In Part 2 of this series “How to Land a Dream Job in Product Management”, we go to the other side of the table and discuss how hiring teams approach hiring Product Managers and we’ll show how to give the hiring manager what they really want
What Hiring Managers Think of Product Management Interviews
A lot of people are saying that they want to be a Product Manager and I’m very empathetic to Product Managers because I just got trashed by the whole Product team at S&P Global last night and they’re telling me I don’t know why anybody wants to be a Product Manager. I told them that there are. I asked them what turns you off because one of the girls that we help land a job she works at S&P Global right now as a mobile Product Manager, and their mobile phones app just launched last night at midnight, so they’re having a party for that and they said you know when you’re a Product Manager you spend your entire time giving other people what they want. Your developers or designers are complaining to you all the time, business side people are complaining to you all the time, you hit a revenue target, okay, can we hit twice as much and in half the time?
Give Hiring Managers what THEY want
“No” is not what hiring managers want to hear — your devs are always complaining about business side stakeholders, consumers are always comparing your Product to the competition, and you’re trying to give everybody what they want and reasonably speaking there’s just no way you have that much time to do all that and you’re feeling very suffocated, meanwhile somebody else comes in and says, “You know, as soon as that person comes in here, and I get the with their just another guy or girl that wants to get what they want. For me, my bullshit meter just starts going off. And then my spidey sense comes out. And I’m like I spent all my time giving other people they want, you’re not going to be another person that I have to go out there and cater to, as a Head of Product.”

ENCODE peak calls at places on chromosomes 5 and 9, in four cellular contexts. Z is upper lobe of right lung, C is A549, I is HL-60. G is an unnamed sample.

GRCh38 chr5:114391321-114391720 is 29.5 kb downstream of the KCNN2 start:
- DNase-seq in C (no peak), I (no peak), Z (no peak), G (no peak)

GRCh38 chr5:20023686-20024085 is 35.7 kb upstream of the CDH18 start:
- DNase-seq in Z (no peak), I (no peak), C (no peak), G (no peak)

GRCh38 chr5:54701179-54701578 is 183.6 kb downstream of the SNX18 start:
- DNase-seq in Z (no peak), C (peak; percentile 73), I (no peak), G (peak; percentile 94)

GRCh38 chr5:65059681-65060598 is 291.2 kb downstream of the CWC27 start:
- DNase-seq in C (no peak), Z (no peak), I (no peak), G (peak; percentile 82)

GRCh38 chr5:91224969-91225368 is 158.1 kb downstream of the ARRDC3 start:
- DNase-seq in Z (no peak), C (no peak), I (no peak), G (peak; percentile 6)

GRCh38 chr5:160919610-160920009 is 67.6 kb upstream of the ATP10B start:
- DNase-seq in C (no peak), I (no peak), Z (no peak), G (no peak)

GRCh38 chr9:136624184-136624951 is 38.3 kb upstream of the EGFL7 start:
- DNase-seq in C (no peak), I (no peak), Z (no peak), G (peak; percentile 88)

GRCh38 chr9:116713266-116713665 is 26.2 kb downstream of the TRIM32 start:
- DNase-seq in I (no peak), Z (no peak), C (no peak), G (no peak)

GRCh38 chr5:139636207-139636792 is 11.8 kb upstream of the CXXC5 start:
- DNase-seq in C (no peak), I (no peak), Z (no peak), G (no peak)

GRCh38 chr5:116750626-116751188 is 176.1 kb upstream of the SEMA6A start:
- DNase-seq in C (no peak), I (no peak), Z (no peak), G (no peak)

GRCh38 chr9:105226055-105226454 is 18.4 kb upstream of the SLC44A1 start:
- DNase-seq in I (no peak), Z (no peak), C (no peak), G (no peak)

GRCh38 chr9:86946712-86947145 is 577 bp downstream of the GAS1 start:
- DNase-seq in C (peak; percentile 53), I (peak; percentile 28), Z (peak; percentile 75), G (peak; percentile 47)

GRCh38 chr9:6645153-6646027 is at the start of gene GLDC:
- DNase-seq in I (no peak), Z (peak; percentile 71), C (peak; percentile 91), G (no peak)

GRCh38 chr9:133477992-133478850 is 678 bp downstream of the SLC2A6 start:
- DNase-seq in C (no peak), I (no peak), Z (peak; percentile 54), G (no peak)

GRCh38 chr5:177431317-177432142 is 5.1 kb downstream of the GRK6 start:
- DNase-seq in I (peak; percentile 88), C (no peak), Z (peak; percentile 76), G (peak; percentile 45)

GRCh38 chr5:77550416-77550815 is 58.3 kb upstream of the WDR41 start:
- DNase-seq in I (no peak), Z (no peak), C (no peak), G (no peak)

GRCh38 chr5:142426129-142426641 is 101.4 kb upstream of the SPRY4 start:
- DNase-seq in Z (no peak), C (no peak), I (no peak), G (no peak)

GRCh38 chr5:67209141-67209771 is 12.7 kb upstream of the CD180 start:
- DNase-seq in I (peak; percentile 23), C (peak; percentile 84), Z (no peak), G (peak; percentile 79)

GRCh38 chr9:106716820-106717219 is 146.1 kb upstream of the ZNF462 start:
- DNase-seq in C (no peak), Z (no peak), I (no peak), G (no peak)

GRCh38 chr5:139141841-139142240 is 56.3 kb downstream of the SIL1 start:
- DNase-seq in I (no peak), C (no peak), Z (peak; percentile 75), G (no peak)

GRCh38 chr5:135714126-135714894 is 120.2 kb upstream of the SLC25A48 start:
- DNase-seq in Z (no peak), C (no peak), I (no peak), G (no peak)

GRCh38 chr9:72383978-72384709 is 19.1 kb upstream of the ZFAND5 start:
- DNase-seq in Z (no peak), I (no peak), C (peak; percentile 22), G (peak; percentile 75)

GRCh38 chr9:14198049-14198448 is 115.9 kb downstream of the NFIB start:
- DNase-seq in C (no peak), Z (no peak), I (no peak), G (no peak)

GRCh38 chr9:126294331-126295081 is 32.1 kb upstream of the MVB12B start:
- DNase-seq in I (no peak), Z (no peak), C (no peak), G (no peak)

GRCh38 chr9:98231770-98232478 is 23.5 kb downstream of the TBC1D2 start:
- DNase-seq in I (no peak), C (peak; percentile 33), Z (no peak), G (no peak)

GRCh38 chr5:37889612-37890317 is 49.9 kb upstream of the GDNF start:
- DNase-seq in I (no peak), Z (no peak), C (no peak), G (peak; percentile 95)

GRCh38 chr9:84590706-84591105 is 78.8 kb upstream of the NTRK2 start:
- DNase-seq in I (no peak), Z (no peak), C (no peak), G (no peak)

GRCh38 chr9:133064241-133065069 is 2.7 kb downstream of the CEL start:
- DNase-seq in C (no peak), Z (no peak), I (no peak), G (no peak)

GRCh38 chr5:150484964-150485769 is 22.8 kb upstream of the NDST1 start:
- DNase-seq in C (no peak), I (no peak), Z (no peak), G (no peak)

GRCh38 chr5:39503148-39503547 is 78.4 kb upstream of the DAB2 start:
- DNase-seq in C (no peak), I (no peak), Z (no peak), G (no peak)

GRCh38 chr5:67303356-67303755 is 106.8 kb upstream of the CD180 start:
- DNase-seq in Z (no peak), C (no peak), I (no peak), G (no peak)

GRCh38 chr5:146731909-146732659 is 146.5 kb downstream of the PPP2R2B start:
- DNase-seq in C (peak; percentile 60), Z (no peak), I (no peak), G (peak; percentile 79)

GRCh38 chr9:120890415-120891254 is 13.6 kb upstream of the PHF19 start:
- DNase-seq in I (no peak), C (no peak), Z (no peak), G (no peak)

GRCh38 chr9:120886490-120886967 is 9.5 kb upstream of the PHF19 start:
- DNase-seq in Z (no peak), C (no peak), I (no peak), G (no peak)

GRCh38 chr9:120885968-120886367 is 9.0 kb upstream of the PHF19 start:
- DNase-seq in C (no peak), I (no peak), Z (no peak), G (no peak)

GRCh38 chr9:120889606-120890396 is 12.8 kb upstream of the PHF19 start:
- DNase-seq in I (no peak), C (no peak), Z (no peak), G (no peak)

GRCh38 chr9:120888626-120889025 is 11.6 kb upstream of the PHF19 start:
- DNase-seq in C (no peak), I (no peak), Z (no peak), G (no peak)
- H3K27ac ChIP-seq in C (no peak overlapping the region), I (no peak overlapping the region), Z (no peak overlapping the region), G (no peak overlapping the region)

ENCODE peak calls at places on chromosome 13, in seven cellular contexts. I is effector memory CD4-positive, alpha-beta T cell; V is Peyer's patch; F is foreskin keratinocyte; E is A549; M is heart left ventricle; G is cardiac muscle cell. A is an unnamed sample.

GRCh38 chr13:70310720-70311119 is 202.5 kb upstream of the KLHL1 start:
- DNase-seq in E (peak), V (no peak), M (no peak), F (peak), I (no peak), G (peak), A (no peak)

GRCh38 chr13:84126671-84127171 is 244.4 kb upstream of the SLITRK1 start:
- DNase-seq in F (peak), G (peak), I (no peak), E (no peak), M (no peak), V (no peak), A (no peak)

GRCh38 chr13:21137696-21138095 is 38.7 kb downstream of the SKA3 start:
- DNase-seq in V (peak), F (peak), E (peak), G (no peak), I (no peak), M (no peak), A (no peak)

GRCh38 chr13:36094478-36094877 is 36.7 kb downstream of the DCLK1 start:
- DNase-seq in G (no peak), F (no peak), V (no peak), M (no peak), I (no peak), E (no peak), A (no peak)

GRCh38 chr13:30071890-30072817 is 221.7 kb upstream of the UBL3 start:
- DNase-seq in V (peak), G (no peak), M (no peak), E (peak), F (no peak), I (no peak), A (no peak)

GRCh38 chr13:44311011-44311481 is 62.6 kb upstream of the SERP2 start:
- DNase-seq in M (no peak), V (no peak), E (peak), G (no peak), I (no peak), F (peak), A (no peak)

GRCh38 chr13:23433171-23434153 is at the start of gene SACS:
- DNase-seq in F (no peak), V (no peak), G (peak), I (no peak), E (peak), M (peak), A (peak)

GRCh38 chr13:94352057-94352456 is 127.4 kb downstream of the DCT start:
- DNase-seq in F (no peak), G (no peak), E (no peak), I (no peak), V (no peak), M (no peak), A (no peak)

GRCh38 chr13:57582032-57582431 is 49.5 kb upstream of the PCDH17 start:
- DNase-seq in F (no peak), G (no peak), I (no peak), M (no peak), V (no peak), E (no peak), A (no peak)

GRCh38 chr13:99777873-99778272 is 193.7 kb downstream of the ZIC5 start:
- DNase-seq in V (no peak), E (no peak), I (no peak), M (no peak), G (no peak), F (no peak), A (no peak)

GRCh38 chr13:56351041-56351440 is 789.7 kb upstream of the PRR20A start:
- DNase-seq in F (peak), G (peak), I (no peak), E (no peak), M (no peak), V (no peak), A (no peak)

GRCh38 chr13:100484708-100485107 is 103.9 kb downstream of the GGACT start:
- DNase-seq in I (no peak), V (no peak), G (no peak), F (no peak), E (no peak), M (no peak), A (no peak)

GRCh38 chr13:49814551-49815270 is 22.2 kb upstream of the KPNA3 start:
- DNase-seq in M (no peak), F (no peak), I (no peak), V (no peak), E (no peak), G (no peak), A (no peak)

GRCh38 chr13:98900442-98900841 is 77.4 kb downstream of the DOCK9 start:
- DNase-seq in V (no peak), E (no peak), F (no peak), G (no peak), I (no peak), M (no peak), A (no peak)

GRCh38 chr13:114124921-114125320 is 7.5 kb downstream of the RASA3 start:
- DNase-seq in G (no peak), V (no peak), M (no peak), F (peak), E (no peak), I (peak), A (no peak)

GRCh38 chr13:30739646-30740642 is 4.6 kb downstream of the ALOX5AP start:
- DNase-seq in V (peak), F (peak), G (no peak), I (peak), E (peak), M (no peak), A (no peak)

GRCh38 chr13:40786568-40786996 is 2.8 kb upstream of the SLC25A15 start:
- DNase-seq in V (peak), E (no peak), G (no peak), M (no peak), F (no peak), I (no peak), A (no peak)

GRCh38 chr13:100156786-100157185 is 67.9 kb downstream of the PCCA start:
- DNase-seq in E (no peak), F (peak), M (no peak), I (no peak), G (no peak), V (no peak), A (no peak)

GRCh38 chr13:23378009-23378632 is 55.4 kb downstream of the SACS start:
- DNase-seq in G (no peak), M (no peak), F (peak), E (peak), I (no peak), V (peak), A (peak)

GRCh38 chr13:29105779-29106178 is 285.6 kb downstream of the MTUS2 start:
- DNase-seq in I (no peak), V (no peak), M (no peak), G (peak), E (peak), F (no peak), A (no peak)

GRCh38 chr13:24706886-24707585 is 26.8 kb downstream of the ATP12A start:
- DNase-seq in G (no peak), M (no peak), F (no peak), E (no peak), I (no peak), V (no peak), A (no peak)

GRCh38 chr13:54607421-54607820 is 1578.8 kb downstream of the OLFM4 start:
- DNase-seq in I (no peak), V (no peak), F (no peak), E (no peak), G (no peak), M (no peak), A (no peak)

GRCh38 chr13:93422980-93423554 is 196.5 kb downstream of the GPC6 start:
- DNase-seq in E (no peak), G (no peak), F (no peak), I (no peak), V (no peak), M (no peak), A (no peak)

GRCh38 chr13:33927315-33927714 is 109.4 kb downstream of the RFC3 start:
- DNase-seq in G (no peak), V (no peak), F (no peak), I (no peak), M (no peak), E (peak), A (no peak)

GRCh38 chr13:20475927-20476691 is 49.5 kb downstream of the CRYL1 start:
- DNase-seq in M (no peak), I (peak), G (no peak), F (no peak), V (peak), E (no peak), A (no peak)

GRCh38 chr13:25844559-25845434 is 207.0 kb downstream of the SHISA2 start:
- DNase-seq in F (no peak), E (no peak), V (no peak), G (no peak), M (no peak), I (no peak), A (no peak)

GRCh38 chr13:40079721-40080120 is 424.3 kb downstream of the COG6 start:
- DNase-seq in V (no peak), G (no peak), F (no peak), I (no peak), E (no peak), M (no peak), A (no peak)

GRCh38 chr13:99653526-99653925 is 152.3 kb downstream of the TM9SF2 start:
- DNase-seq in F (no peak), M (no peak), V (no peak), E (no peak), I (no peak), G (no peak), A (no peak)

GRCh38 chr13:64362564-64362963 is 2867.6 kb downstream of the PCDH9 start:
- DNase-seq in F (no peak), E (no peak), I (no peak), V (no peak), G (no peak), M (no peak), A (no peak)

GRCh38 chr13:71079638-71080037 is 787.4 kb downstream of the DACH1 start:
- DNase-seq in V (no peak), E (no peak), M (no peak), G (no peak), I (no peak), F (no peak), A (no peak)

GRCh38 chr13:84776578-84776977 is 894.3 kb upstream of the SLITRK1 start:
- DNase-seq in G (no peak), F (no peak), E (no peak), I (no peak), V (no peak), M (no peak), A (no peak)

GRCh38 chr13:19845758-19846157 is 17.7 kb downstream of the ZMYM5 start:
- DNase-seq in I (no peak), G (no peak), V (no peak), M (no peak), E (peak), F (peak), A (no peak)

The Most POWERFUL Question to ask
That was one of the five power questions that we have our people ask, which is, “What pisses you off the most about being a Product Manager here, or Head of Product here?” We came up with that question because I actually saw it work in the conference room. And my cofounder was interviewed with the Head of Product at Learnvest /Northwestern Mutual and he used to be the VP of Product at Goldman Sachs, he’s got an MBA, he’s got a computer science degree, he’s got 12 years of experience, this guy’s equally dangerous on the tech side, he’s equally dangerous on the Product. and the business side, there’s just no way in hell, you’re going to troll past that guy.
Making it About THEM
It is not happening, and I was like, “You know, if we want to compete with technical knowledge, we lose. If we want to compete business knowledge, we lose. If we want to compete on Product Management knowledge, we lose.” And my cofounder is 25, right, three years out of school, no matter how it is that we want to spin it, we’re going to lose. So let’s go out there and let’s not engage the enemy on their terms. Let’s go out there to engage the enemy on our terms, ask them the questions that’s going to get him fired up enough to want to talk to you, which is, “What pisses you off the most about being a Head of Product at Learnvest?” And, “How can I take some of that off of you?” He ended up spending four hours talking to my cofounder, and two hours after that, he came out with $135k job offer. And he didn’t even interview with anybody else.
This guy basically had the final say, and I gave that as an illustration. My cofounder has been through this process. I, myself have been on the other side of this process, My Head of Product and Marketing, she has also been through this process. So, we’re not putting you guys in uncomfortable situations that my people have not been through before. I spent a lot of time I mean, my business, how it scaled up as fast as it did in less than 12 months, everything that we do here, we Product Manage the hell out of this. We have a roadmap, we have deliverables and milestones to hit. We’re very agile and we run 10 day sprints ourselves.